Sep 18, 2019
Just after midnight on September 15, nearly 50,000 members of The International Union, United Automobile, Aerospace and Agricultural Implement Workers of America (UAW) walked off their jobs at 33 General Motors (GM) plants across the Midwest and South. For two days, workers have been picketing against GM's dismal wages and two-tier contracts. Steve Frisque was among them. Frisque is a full-time union steward and committee lead at the GM parts plant in Hudson, Wisconsin.
When asked why all 74 of his fellow union members decided to go on strike, Frisque said the issues are the same in Hudson as they are at GM plants around the country: a rise in temporary workers, the growing cost of health insurance, and anger over the automaker's perceived lack of appreciation for the employees and members of the public who Frisque says bailed the company out just ten years ago.
GM doesn't appear to be taking the strike lightly. On September 17, the company effectively canceled its payment of health insurance premiums for all striking workers. The company said in a statement, according to Reuters, that it is standard practice for "some benefits to shift to being funded by the union's strike fund." But workers were quick to denounce the move as a scare tactic aimed at crushing the work action. UAW officials say they are reviewing GM's decision, which will amount to limited health care coverage for striking workers.
In These Times spoke with Frisque about what it's like to work for GM, why workers are walking out, and how morale is on the picket lines.
Sarah Lahm: Tell me about your work at GM.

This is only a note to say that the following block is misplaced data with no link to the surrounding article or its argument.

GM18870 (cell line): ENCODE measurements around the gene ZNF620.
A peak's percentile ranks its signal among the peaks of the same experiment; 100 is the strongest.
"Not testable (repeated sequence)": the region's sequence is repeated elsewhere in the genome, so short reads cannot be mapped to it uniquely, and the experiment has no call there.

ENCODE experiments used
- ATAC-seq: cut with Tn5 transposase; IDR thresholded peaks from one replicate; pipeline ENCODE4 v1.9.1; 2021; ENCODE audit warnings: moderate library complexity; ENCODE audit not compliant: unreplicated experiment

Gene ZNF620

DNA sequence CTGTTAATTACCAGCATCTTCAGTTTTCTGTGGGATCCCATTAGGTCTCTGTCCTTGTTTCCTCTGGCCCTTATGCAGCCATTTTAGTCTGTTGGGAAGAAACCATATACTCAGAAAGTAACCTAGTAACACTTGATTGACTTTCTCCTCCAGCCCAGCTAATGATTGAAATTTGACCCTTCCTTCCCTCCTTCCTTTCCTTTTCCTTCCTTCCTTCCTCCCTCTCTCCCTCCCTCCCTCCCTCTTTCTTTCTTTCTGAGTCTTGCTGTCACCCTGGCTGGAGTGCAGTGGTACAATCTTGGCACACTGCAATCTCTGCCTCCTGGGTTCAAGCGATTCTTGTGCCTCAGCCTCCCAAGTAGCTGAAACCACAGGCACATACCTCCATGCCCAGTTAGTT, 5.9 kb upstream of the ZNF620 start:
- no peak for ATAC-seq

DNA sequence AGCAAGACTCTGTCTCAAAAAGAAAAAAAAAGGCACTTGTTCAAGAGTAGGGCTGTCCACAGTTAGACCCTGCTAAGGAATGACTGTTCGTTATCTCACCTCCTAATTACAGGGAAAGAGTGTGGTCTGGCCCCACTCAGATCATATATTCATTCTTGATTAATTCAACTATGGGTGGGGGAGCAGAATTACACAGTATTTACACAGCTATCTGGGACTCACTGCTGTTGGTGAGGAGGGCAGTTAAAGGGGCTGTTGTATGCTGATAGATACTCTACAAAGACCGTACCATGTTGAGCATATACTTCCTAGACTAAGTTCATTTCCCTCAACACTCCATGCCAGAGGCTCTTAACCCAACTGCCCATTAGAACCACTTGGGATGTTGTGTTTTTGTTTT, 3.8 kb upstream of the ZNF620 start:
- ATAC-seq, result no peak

Steve Frisque: I am a GM employee and was hired around 1986, originally at the Janesville, Wisconsin assembly plant. I spent the first 21 or so years of my career there, with GM. Of course, that plant closed down at the end of 2008.
I knew the writing was on the wall, so I actually transferred up to the Hudson facility in 2008.
Sarah: Has the threat of plant closures been a constant companion of your time at GM?
Steve: That time in Janesville was really the only time I've had to deal with it. I jumped ship a little early and sort of got the pick of where to go, and I chose Hudson because it was close. My wife and kids still lived in Janesville for quite a few years after I moved, just because we couldn't sell our house because the area was so depreciated when GM left. The housing market just took a dive, then, and we couldn't get rid of the house.
So I worked up in Hudson during the week and drove home on the weekends until 2014, when my wife and daughter moved up here.
Sarah: What do you do at the Hudson plant?
Steve: When I first got here, I was just on the line, and then I was elected union president for three terms and served two, from 2011 to 2017. I did turn down the last term, because it just got to be too much. I was doing that job, plus I am the steward and first shift union committeeman. I was doing both jobs and traveling a lot, and it was impacting my family life.
So now I am just the union steward. I am a full-time union employee and represent all employees on my shift, if there are any health and safety concerns or issues with management.
Sarah: What are the key issues for workers?
Steve: It's basically the same as it is on the national level. We have temporary employees in our building, and they have really no benefits or path to full-time employment. We have converted quite a few of our temps to full-time employment. We have pushed that with our local management, and they've been pretty good at working on that with us.